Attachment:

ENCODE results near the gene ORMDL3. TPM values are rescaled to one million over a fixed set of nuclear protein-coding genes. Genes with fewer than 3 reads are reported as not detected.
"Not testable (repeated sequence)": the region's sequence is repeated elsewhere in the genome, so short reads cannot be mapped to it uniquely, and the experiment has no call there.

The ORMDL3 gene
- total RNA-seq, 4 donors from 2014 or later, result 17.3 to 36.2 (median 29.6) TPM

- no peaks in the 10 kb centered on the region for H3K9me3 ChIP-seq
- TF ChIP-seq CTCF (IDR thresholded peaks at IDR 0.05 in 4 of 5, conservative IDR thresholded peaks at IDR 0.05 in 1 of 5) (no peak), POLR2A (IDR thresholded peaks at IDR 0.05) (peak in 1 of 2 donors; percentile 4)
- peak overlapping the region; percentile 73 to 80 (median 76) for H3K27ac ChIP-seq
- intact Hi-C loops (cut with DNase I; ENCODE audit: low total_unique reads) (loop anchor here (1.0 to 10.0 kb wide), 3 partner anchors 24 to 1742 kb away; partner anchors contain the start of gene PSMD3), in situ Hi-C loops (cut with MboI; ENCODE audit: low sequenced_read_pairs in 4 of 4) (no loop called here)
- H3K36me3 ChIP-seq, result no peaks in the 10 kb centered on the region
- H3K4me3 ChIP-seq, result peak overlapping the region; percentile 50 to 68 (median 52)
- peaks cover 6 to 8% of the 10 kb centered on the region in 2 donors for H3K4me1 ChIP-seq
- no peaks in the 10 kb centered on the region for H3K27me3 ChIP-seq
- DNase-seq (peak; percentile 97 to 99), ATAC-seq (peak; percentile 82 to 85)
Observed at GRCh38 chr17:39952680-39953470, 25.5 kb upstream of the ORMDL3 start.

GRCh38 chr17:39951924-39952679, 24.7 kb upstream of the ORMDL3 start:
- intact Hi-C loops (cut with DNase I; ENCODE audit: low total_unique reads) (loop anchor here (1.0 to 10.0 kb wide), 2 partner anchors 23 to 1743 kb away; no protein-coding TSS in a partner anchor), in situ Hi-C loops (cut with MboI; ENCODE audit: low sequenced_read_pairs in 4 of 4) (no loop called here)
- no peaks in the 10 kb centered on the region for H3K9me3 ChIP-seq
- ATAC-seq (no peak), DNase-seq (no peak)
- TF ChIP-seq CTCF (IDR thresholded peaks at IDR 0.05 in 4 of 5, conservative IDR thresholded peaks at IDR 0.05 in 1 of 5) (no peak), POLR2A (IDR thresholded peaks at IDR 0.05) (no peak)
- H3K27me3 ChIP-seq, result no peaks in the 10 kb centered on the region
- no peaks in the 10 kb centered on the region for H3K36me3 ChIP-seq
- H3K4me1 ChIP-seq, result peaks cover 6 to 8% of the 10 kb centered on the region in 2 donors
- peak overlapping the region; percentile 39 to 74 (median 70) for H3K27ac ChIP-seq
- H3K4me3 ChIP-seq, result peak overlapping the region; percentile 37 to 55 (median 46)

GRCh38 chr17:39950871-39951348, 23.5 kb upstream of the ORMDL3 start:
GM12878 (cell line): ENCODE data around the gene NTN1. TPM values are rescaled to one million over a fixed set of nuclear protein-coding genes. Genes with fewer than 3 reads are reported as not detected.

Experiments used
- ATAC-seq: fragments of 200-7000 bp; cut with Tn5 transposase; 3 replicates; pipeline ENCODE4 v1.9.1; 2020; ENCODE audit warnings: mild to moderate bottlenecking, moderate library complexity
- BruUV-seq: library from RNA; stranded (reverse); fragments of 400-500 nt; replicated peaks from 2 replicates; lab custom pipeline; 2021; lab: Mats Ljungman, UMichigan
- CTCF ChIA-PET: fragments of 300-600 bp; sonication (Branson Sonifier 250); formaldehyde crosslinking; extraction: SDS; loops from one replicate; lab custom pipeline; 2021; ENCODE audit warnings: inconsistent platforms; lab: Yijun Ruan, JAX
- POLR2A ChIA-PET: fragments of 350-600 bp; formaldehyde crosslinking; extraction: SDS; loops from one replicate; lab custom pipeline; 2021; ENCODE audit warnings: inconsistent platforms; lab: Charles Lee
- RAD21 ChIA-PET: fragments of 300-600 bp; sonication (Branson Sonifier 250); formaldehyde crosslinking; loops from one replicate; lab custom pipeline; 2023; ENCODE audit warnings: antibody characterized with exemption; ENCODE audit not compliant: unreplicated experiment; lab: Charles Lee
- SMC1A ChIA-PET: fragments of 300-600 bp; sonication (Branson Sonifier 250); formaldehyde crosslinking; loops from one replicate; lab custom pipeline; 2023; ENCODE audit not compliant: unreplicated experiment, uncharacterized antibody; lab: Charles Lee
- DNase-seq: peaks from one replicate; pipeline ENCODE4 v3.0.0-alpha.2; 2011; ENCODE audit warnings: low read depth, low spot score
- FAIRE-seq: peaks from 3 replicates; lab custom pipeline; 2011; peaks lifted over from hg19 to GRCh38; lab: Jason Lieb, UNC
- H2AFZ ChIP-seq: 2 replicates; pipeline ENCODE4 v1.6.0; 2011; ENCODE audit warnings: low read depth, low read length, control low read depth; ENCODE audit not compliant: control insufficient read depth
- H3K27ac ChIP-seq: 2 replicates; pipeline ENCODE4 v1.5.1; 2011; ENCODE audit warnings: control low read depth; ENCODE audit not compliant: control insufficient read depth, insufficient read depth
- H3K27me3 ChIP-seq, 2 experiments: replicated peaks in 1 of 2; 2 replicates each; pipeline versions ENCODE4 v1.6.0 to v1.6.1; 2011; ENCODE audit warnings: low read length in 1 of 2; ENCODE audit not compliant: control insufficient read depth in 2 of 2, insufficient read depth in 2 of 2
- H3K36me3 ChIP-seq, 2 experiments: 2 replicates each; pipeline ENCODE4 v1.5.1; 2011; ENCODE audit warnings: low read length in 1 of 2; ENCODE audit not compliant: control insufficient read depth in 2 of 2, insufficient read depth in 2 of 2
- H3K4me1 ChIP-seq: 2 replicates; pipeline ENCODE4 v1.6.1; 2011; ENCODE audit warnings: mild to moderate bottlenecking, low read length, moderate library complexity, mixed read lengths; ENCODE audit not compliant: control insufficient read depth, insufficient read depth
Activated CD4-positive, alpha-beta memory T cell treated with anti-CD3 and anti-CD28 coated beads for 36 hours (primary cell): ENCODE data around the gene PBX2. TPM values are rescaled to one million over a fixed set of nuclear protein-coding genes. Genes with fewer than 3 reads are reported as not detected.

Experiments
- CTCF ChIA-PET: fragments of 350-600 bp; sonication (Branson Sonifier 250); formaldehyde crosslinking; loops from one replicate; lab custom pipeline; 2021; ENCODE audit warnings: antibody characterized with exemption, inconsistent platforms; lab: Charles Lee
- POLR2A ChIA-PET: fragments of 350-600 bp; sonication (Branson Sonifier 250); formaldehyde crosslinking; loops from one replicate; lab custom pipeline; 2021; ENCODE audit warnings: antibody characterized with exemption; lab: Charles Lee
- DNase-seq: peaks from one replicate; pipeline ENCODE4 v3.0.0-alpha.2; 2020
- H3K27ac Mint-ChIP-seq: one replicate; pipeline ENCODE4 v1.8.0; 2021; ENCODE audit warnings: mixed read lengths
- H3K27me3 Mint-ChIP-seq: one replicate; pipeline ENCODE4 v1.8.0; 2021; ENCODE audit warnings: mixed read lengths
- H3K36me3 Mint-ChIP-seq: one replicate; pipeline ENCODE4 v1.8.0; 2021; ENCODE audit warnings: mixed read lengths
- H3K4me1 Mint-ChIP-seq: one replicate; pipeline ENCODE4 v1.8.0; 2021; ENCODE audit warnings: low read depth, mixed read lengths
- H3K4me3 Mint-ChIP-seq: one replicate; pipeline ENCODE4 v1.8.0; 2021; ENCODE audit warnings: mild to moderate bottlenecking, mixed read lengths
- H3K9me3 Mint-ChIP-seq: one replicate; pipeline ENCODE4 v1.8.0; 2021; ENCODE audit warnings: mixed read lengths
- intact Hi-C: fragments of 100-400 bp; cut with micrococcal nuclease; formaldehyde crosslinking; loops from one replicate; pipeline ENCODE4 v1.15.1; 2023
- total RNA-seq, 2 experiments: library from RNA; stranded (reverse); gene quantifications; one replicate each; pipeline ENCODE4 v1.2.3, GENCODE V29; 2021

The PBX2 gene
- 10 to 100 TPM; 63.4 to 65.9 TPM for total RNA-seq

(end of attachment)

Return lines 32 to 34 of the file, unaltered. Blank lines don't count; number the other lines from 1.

- RAD21 ChIA-PET: fragments of 300-600 bp; sonication (Branson Sonifier 250); formaldehyde crosslinking; loops from one replicate; lab custom pipeline; 2023; ENCODE audit warnings: antibody characterized with exemption; ENCODE audit not compliant: unreplicated experiment; lab: Charles Lee
- SMC1A ChIA-PET: fragments of 300-600 bp; sonication (Branson Sonifier 250); formaldehyde crosslinking; loops from one replicate; lab custom pipeline; 2023; ENCODE audit not compliant: unreplicated experiment, uncharacterized antibody; lab: Charles Lee
- DNase-seq: peaks from one replicate; pipeline ENCODE4 v3.0.0-alpha.2; 2011; ENCODE audit warnings: low read depth, low spot score